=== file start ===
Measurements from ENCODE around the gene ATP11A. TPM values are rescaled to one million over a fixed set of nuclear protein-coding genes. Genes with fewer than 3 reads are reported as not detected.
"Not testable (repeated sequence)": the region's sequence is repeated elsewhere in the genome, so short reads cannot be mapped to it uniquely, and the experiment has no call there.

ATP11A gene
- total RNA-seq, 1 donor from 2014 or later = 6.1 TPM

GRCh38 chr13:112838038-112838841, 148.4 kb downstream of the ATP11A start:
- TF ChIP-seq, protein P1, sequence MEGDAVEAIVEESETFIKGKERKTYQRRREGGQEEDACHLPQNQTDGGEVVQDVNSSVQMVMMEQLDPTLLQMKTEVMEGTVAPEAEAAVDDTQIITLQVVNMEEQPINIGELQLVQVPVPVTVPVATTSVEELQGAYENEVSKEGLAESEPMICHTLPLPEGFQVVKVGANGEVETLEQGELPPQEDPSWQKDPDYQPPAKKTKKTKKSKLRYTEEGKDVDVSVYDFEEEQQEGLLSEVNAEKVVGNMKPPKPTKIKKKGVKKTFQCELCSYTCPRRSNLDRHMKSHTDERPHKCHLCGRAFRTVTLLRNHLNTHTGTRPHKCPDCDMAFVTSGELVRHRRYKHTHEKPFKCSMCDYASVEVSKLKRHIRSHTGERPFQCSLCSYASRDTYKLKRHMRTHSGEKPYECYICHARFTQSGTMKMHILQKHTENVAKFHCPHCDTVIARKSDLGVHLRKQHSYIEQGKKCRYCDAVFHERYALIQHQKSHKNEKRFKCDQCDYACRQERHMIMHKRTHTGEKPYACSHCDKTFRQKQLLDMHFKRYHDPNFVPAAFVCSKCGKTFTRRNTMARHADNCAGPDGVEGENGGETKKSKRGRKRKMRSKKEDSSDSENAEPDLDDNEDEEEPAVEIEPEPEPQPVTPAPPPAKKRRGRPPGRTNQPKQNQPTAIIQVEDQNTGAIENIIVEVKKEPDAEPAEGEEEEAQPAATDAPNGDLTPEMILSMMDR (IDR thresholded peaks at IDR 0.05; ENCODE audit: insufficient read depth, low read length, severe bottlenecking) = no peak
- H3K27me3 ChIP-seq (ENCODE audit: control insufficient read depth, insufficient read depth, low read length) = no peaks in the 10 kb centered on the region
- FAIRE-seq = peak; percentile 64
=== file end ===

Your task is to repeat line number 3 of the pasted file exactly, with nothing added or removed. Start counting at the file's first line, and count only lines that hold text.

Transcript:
ATP11A gene